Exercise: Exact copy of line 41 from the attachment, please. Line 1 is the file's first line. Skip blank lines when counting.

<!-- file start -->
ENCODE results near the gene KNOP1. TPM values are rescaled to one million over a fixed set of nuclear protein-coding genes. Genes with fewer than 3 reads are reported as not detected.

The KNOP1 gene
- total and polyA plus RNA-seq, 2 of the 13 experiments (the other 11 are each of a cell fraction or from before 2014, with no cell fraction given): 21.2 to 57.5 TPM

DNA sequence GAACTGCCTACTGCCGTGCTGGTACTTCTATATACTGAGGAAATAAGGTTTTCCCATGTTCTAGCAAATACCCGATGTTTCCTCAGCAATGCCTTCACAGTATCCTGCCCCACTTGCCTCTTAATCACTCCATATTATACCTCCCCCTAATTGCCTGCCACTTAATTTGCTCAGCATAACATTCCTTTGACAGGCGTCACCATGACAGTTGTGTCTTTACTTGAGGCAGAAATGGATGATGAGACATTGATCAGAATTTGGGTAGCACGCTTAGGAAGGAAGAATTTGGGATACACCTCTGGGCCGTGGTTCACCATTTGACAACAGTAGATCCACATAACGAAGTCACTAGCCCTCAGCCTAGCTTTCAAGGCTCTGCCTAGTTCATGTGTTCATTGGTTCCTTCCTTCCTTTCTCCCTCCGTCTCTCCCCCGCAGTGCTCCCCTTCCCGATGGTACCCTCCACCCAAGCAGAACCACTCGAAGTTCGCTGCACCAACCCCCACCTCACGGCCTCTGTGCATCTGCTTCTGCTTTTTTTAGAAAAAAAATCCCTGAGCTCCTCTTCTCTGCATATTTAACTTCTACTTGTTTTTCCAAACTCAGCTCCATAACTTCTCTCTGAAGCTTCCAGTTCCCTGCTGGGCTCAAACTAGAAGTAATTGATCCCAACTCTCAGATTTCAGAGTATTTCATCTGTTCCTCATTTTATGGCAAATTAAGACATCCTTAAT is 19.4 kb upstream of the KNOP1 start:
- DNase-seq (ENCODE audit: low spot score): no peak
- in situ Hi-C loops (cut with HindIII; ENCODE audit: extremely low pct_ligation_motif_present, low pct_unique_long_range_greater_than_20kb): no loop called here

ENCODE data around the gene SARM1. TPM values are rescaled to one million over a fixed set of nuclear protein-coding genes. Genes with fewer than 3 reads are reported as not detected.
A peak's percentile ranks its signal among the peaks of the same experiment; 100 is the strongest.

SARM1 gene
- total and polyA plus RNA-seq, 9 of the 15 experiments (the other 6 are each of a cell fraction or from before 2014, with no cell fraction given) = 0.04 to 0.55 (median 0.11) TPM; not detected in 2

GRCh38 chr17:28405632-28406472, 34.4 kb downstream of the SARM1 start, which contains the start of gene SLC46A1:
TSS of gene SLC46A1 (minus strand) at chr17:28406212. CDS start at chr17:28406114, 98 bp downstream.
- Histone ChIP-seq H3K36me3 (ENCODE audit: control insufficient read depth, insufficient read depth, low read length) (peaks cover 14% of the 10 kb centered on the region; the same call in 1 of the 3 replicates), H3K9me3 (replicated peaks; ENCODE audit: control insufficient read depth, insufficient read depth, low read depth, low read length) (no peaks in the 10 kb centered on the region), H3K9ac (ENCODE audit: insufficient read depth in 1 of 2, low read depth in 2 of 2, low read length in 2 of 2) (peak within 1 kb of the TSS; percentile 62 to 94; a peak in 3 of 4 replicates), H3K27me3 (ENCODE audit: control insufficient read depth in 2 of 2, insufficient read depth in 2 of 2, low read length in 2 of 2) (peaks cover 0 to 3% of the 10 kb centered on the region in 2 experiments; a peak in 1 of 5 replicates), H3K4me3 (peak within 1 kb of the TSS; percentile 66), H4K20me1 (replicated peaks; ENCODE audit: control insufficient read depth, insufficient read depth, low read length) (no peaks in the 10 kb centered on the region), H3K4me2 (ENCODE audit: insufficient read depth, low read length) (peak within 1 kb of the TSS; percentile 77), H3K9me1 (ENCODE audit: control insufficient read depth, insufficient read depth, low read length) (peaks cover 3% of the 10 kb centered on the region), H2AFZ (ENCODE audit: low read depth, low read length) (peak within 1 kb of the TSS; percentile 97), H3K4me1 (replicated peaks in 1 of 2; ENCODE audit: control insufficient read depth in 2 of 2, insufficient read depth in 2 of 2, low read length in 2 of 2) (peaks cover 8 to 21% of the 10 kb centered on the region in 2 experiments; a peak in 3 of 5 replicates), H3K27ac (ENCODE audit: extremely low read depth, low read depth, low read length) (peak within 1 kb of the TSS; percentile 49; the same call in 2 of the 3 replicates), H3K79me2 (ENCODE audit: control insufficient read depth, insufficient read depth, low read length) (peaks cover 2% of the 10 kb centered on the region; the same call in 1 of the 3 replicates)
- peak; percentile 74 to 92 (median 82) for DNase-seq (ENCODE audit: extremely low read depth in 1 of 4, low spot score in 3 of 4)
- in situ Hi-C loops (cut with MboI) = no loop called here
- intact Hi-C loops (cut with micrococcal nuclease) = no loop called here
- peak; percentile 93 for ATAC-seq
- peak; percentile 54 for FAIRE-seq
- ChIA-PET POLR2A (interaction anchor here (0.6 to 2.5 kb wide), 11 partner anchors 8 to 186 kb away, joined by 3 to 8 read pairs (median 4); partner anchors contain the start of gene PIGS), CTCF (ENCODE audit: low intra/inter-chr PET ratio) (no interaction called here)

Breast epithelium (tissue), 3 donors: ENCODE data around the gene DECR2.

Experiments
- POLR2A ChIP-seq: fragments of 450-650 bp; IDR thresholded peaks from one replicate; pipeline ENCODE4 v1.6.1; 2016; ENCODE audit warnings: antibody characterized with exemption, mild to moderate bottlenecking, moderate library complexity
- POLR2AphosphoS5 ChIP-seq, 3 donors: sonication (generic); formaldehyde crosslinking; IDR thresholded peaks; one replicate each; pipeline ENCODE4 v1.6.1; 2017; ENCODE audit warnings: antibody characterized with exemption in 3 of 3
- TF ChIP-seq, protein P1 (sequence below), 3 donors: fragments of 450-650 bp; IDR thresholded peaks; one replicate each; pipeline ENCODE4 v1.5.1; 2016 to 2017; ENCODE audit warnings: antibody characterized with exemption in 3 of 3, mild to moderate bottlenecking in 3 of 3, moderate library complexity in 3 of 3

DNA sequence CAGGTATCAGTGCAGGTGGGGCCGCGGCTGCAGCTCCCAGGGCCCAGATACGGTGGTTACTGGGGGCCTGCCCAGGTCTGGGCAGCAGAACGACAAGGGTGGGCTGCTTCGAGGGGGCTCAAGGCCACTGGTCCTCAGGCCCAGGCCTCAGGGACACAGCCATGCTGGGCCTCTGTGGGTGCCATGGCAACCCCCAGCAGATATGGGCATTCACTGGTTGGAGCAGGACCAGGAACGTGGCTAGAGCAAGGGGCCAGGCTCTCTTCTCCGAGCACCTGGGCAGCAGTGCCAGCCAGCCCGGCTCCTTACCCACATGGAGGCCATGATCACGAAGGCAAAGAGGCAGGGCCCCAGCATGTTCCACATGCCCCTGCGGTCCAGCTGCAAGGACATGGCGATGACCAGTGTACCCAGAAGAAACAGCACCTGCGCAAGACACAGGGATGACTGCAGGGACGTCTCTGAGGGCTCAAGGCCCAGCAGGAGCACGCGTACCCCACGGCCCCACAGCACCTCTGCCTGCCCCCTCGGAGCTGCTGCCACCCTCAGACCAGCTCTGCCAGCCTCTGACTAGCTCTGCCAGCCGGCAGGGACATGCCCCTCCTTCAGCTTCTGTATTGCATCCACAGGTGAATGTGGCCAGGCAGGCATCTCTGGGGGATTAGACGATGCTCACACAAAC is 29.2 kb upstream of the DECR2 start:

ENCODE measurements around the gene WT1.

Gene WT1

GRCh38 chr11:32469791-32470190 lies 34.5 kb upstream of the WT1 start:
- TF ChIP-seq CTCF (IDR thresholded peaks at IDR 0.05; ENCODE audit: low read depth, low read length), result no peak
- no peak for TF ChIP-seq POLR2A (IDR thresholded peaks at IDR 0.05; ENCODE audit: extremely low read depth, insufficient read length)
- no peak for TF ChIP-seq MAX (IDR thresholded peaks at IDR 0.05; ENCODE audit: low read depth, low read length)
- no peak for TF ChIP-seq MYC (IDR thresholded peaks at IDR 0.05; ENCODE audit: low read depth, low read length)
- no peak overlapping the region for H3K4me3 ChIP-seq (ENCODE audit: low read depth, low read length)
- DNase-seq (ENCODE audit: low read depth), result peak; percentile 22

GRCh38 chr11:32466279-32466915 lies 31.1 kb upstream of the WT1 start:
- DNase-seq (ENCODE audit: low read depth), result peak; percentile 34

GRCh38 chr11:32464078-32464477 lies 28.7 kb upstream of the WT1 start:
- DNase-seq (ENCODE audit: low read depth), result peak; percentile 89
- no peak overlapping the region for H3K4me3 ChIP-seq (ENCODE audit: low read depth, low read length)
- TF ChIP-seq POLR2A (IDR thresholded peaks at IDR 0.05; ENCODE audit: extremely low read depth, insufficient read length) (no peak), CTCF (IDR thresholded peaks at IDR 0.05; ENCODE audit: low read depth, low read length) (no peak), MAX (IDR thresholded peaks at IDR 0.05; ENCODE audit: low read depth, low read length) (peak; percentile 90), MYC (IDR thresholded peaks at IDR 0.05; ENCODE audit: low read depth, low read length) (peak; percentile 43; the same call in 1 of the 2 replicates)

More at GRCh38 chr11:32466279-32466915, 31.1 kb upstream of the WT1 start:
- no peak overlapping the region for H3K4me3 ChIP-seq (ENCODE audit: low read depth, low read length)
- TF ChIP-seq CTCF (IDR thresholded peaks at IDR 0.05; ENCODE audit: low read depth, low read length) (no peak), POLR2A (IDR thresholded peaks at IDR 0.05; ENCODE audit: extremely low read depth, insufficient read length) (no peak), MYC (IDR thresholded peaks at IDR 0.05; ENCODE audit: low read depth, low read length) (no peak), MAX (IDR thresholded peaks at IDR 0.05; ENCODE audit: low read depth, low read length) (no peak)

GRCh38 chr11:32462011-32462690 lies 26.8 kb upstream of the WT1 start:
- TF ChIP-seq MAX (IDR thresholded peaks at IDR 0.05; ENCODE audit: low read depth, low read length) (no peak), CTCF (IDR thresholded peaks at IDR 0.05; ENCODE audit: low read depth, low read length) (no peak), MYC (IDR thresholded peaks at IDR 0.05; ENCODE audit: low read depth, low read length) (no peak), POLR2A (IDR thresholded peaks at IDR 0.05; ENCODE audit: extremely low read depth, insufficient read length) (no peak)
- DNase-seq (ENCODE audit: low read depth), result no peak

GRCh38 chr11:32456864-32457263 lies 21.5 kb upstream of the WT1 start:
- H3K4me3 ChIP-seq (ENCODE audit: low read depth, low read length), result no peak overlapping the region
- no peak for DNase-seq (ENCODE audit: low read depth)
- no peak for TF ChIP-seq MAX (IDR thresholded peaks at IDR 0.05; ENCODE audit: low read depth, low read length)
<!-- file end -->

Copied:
More at GRCh38 chr11:32466279-32466915, 31.1 kb upstream of the WT1 start: